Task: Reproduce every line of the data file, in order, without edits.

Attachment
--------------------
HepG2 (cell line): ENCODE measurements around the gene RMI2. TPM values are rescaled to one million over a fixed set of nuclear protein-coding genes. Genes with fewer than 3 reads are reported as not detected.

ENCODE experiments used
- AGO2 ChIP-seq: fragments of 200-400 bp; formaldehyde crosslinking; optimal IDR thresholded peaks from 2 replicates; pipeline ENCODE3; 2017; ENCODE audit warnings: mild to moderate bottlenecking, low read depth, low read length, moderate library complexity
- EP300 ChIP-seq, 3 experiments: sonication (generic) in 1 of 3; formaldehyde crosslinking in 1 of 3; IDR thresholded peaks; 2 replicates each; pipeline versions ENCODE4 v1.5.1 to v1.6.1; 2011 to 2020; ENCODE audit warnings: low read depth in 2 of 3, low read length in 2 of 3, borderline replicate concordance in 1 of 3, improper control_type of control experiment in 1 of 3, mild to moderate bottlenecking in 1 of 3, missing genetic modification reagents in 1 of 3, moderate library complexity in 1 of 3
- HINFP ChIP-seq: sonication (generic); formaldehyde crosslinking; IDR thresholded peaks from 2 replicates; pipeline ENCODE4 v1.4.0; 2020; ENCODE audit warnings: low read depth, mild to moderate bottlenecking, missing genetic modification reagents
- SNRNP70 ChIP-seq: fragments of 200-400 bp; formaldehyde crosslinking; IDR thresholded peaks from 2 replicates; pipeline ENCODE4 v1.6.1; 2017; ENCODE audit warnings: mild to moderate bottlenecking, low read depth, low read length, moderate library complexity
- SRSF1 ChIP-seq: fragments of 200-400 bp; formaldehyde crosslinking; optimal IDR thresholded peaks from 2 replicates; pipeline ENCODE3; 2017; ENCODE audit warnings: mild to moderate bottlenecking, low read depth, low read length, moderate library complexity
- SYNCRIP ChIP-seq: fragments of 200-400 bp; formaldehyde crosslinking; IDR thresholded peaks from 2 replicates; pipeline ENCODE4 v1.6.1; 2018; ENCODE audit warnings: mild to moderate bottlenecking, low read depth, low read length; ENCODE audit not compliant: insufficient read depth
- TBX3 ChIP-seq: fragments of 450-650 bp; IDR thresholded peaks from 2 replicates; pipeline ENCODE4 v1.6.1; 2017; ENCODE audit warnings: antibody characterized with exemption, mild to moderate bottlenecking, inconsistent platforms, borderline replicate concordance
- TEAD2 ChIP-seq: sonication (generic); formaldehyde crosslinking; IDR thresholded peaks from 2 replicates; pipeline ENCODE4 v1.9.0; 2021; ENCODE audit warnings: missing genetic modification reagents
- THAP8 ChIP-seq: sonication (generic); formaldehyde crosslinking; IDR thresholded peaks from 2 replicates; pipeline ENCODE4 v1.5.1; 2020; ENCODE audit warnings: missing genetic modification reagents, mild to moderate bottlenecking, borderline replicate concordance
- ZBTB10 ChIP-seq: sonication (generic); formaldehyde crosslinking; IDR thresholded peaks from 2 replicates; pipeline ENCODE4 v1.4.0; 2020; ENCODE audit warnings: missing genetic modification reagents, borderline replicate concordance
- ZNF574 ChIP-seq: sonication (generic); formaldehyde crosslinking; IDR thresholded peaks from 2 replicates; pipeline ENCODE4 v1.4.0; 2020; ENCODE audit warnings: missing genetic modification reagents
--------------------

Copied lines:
HepG2 (cell line): ENCODE measurements around the gene RMI2. TPM values are rescaled to one million over a fixed set of nuclear protein-coding genes. Genes with fewer than 3 reads are reported as not detected.

ENCODE experiments used
- AGO2 ChIP-seq: fragments of 200-400 bp; formaldehyde crosslinking; optimal IDR thresholded peaks from 2 replicates; pipeline ENCODE3; 2017; ENCODE audit warnings: mild to moderate bottlenecking, low read depth, low read length, moderate library complexity
- EP300 ChIP-seq, 3 experiments: sonication (generic) in 1 of 3; formaldehyde crosslinking in 1 of 3; IDR thresholded peaks; 2 replicates each; pipeline versions ENCODE4 v1.5.1 to v1.6.1; 2011 to 2020; ENCODE audit warnings: low read depth in 2 of 3, low read length in 2 of 3, borderline replicate concordance in 1 of 3, improper control_type of control experiment in 1 of 3, mild to moderate bottlenecking in 1 of 3, missing genetic modification reagents in 1 of 3, moderate library complexity in 1 of 3
- HINFP ChIP-seq: sonication (generic); formaldehyde crosslinking; IDR thresholded peaks from 2 replicates; pipeline ENCODE4 v1.4.0; 2020; ENCODE audit warnings: low read depth, mild to moderate bottlenecking, missing genetic modification reagents
- SNRNP70 ChIP-seq: fragments of 200-400 bp; formaldehyde crosslinking; IDR thresholded peaks from 2 replicates; pipeline ENCODE4 v1.6.1; 2017; ENCODE audit warnings: mild to moderate bottlenecking, low read depth, low read length, moderate library complexity
- SRSF1 ChIP-seq: fragments of 200-400 bp; formaldehyde crosslinking; optimal IDR thresholded peaks from 2 replicates; pipeline ENCODE3; 2017; ENCODE audit warnings: mild to moderate bottlenecking, low read depth, low read length, moderate library complexity
- SYNCRIP ChIP-seq: fragments of 200-400 bp; formaldehyde crosslinking; IDR thresholded peaks from 2 replicates; pipeline ENCODE4 v1.6.1; 2018; ENCODE audit warnings: mild to moderate bottlenecking, low read depth, low read length; ENCODE audit not compliant: insufficient read depth
- TBX3 ChIP-seq: fragments of 450-650 bp; IDR thresholded peaks from 2 replicates; pipeline ENCODE4 v1.6.1; 2017; ENCODE audit warnings: antibody characterized with exemption, mild to moderate bottlenecking, inconsistent platforms, borderline replicate concordance
- TEAD2 ChIP-seq: sonication (generic); formaldehyde crosslinking; IDR thresholded peaks from 2 replicates; pipeline ENCODE4 v1.9.0; 2021; ENCODE audit warnings: missing genetic modification reagents
- THAP8 ChIP-seq: sonication (generic); formaldehyde crosslinking; IDR thresholded peaks from 2 replicates; pipeline ENCODE4 v1.5.1; 2020; ENCODE audit warnings: missing genetic modification reagents, mild to moderate bottlenecking, borderline replicate concordance
- ZBTB10 ChIP-seq: sonication (generic); formaldehyde crosslinking; IDR thresholded peaks from 2 replicates; pipeline ENCODE4 v1.4.0; 2020; ENCODE audit warnings: missing genetic modification reagents, borderline replicate concordance
- ZNF574 ChIP-seq: sonication (generic); formaldehyde crosslinking; IDR thresholded peaks from 2 replicates; pipeline ENCODE4 v1.4.0; 2020; ENCODE audit warnings: missing genetic modification reagents